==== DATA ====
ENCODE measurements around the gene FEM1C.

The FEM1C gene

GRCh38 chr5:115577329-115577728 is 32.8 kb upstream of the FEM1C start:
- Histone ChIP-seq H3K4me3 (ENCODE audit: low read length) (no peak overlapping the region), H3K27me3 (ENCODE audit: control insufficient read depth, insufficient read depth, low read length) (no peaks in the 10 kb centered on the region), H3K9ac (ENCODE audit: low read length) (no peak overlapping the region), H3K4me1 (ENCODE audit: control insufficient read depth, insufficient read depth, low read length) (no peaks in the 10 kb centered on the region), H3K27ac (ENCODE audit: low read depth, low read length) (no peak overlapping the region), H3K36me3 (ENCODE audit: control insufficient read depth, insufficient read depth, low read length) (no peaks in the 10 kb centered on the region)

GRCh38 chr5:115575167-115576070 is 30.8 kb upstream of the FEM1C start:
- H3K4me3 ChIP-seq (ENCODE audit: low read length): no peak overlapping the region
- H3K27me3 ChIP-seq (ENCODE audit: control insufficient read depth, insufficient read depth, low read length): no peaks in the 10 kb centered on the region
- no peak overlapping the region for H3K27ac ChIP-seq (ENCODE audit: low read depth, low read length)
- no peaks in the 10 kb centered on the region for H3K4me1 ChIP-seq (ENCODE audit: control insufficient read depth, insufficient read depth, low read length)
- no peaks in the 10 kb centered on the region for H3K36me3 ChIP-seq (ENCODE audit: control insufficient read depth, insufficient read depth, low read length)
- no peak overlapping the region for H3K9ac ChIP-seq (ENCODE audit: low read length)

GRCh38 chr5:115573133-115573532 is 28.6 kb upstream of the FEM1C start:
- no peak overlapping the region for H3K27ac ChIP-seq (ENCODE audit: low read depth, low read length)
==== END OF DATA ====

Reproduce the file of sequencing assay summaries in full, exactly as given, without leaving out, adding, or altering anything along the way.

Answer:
ENCODE measurements around the gene FEM1C.

The FEM1C gene

GRCh38 chr5:115577329-115577728 is 32.8 kb upstream of the FEM1C start:
- Histone ChIP-seq H3K4me3 (ENCODE audit: low read length) (no peak overlapping the region), H3K27me3 (ENCODE audit: control insufficient read depth, insufficient read depth, low read length) (no peaks in the 10 kb centered on the region), H3K9ac (ENCODE audit: low read length) (no peak overlapping the region), H3K4me1 (ENCODE audit: control insufficient read depth, insufficient read depth, low read length) (no peaks in the 10 kb centered on the region), H3K27ac (ENCODE audit: low read depth, low read length) (no peak overlapping the region), H3K36me3 (ENCODE audit: control insufficient read depth, insufficient read depth, low read length) (no peaks in the 10 kb centered on the region)

GRCh38 chr5:115575167-115576070 is 30.8 kb upstream of the FEM1C start:
- H3K4me3 ChIP-seq (ENCODE audit: low read length): no peak overlapping the region
- H3K27me3 ChIP-seq (ENCODE audit: control insufficient read depth, insufficient read depth, low read length): no peaks in the 10 kb centered on the region
- no peak overlapping the region for H3K27ac ChIP-seq (ENCODE audit: low read depth, low read length)
- no peaks in the 10 kb centered on the region for H3K4me1 ChIP-seq (ENCODE audit: control insufficient read depth, insufficient read depth, low read length)
- no peaks in the 10 kb centered on the region for H3K36me3 ChIP-seq (ENCODE audit: control insufficient read depth, insufficient read depth, low read length)
- no peak overlapping the region for H3K9ac ChIP-seq (ENCODE audit: low read length)

GRCh38 chr5:115573133-115573532 is 28.6 kb upstream of the FEM1C start:
- no peak overlapping the region for H3K27ac ChIP-seq (ENCODE audit: low read depth, low read length)